Outbreak Wisconsin: ‘This is Slowly Grinding Us Into Dirt’

An ER Nurse Reflects On The Relentless Pandemic

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Mariah Clark, an emergency room nurse who has worked at University of Wisconsin Hospital for 12 years, wears personal protective equipment
Mariah Clark, an emergency room nurse who has worked at University of Wisconsin Hospital for 12 years, takes a picture of herself in her personal protective equipment at UW Hospital in Madison, Wisc. Photo courtesy of Mariah Clark

As a weeks-long surge of coronavirus infections continue to grip Wisconsin, the state’s hospitals are filling up — so much so that health officials are preparing a facility to handle overflow patients diagnosed with COVID-19.

As of Monday, 74 COVID-19 patients were hospitalized in Dane County alone, where Mariah Clark works as an emergency department nurse at UW Health in Madison.

That was compared to just 17 hospital patients infected with the virus as recently as Sept. 18.

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Clark said the spike was predictable. She reflected on that in late September after a rare slow day in the emergency department that allowed her to spend extra time with two patients.

“That shouldn’t feel luxurious, but it does,” Clark said.

One patient was feeling overwhelmed with the overlapping crises unfolding worldwide. Rather than simply going over the patient’s discharge paperwork and other routine matters, Clark shared how she coped during her own challenging times. The exchange reminded Clark why she got into nursing.

“I knew that (nursing) gave me the opportunity to really make a difference,” Clark said.

“Whether by some dramatic life saving, bringing someone from the brink of death and seeing them walk out of the hospital weeks later; or whether it was by sitting with someone quietly.”

Even so, Clark noted her emergency department was getting busier as Wisconsin set records day after day for new confirmed cases of COVID-19, fueling frustration among Clark and her colleagues.

“Wisconsin, I love you, but you’re doing it wrong,” Clark said.

“This is people not wearing masks. This is people deciding they’re sick of isolating and social distancing — and going out. This is people thinking that 6 feet is a magic distance that no droplet can possibly pass further than. This is people sending sick children to school when they know they’re ill, or refusing to test them because they might have to pull them out. This is people refusing to wear masks in stores. This is people packing into restaurants.”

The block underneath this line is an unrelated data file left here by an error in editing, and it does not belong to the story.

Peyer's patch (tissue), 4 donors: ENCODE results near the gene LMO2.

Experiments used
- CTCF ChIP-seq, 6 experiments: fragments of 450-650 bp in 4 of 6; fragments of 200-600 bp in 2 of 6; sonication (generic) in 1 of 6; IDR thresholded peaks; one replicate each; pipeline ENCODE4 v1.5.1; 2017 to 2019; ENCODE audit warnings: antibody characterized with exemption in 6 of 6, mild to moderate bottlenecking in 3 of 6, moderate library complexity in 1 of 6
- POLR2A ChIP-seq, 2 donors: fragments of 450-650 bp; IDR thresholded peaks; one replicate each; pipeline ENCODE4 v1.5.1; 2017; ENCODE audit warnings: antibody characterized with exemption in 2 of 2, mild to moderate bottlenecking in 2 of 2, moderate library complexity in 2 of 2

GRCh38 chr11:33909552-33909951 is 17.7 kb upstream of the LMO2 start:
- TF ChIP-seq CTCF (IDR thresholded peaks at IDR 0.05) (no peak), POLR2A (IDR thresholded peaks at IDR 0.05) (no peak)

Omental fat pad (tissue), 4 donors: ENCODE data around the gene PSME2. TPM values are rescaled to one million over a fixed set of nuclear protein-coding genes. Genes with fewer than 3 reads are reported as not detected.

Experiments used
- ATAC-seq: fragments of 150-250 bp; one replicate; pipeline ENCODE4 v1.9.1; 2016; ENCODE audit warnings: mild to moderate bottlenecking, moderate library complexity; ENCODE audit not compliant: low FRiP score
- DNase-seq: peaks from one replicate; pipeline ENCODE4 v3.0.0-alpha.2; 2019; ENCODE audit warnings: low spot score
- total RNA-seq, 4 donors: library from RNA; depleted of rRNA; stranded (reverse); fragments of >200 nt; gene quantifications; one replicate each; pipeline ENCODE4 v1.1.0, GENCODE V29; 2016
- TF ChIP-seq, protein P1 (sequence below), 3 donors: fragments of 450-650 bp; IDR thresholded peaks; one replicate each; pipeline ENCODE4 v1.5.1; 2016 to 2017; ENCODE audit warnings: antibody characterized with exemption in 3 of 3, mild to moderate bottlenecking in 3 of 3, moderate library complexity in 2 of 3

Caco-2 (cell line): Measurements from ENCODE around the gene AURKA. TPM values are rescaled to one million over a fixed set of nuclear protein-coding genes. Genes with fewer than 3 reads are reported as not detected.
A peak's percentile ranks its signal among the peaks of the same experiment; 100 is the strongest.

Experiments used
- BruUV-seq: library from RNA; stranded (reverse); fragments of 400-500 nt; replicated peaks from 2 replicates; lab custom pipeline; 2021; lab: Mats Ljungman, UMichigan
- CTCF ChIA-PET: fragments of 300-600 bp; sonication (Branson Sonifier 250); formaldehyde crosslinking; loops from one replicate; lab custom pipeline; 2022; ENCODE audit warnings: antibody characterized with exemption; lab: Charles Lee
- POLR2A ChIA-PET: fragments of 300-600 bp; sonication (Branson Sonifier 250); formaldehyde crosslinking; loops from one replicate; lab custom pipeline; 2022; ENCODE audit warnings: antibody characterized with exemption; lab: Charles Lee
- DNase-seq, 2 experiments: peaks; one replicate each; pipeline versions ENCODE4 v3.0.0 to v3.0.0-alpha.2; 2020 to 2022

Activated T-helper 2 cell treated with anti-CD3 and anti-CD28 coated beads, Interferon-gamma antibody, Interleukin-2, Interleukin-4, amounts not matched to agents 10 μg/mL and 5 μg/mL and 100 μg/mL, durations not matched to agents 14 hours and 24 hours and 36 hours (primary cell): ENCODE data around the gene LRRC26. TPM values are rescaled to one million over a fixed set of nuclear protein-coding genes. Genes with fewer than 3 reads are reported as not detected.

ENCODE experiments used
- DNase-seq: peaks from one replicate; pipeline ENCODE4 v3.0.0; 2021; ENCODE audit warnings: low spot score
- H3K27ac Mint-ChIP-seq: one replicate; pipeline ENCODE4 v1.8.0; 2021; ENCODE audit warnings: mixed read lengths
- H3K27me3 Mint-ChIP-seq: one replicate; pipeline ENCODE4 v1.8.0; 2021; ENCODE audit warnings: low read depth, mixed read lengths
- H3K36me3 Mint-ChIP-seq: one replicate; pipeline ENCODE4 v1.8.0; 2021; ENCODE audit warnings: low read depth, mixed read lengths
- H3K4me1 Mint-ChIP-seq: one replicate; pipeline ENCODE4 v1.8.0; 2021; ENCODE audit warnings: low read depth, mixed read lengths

I get it. I am sick of wearing a mask, too. And I wear one for about 13 hours a day on workdays … I want to see my friends. I miss hugs. But this isn’t going to help us.”

Clark recalled hearing a recent news story that reflected on the early days of the pandemic, when the public often greeted health care workers with cheers. The story recounted nurses adapting to the pandemic, using tablets to facilitate final goodbyes between patients and family members who couldn’t come to the hospital.

“Part of me felt what they were going for, that heartwarming note,” Clark said of the news report. “And part of me was just aggravated, because they were talking about it like it was past tense. Like we are not still having iPad conversations with families and patients. Like we are not bringing up end-of-life wishes. Like we are not reusing single-use (personal protective equipment).”

Clark said Wisconsinites still doubting the severity of the pandemic should consider what her colleagues see each day.

“Whether you want to listen to me, or whether you want to look at the data, or whether you want to see the lines on my face from my mask or how sweaty I am after spending hours on end at a patient’s bedside, suctioning them and changing them and medicating them and comforting them.”

“There’s got to be a change, y’all,” Clark said. “This is slowly grinding us into dirt.”

“We could be enjoying a regular autumn, and instead the pandemic is at its highest rate that it’s been … We can do better. We need to do better. There’s no excuse not to.”

Outbreak Wisconsin is a collaborative project by Wisconsin Watch and WPR following Wisconsin residents as they navigate life during the coronavirus pandemic. The residents will contribute diary entries, in the form of audio, video, text, drawings and photos of themselves, their families and personal and professional lives. That content will be supplemented by interviews and digital content to provide a full picture of how the pandemic is affecting all aspects of life in Wisconsin.
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